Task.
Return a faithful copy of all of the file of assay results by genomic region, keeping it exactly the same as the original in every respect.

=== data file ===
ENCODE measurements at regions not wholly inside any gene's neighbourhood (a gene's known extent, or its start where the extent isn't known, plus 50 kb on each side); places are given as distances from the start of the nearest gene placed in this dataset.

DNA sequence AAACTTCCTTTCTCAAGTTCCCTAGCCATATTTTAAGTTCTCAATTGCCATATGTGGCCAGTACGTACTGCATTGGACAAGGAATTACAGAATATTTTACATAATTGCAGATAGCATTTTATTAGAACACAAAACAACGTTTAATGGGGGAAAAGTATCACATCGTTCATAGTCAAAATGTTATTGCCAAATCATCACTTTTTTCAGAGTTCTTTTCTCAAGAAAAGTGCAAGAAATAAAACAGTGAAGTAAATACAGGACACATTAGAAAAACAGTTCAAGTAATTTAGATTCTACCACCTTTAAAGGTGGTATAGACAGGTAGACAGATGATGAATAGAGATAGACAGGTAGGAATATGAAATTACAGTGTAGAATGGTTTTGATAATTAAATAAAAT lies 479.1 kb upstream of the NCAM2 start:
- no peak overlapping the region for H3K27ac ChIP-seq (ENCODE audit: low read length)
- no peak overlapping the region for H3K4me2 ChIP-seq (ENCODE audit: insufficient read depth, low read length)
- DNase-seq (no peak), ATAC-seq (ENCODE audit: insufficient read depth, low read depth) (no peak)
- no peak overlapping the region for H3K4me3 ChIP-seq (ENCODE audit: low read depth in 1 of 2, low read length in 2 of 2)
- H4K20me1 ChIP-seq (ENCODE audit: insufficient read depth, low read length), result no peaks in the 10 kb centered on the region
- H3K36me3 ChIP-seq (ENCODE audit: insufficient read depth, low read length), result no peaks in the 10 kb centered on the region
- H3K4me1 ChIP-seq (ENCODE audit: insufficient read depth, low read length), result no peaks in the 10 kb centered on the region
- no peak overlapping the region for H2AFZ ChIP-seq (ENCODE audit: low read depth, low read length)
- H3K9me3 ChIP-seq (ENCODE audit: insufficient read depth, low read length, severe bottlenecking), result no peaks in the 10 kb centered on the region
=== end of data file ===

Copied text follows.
ENCODE measurements at regions not wholly inside any gene's neighbourhood (a gene's known extent, or its start where the extent isn't known, plus 50 kb on each side); places are given as distances from the start of the nearest gene placed in this dataset.

DNA sequence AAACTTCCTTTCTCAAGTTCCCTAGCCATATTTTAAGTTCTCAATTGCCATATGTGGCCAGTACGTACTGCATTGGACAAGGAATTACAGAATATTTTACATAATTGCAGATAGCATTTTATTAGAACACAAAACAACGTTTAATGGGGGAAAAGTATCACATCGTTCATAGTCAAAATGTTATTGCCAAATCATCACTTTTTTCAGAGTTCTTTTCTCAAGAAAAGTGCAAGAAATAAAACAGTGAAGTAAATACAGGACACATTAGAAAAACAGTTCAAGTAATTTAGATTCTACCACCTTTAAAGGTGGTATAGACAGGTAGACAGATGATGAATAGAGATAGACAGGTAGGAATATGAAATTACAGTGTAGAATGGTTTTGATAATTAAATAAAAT lies 479.1 kb upstream of the NCAM2 start:
- no peak overlapping the region for H3K27ac ChIP-seq (ENCODE audit: low read length)
- no peak overlapping the region for H3K4me2 ChIP-seq (ENCODE audit: insufficient read depth, low read length)
- DNase-seq (no peak), ATAC-seq (ENCODE audit: insufficient read depth, low read depth) (no peak)
- no peak overlapping the region for H3K4me3 ChIP-seq (ENCODE audit: low read depth in 1 of 2, low read length in 2 of 2)
- H4K20me1 ChIP-seq (ENCODE audit: insufficient read depth, low read length), result no peaks in the 10 kb centered on the region
- H3K36me3 ChIP-seq (ENCODE audit: insufficient read depth, low read length), result no peaks in the 10 kb centered on the region
- H3K4me1 ChIP-seq (ENCODE audit: insufficient read depth, low read length), result no peaks in the 10 kb centered on the region
- no peak overlapping the region for H2AFZ ChIP-seq (ENCODE audit: low read depth, low read length)
- H3K9me3 ChIP-seq (ENCODE audit: insufficient read depth, low read length, severe bottlenecking), result no peaks in the 10 kb centered on the region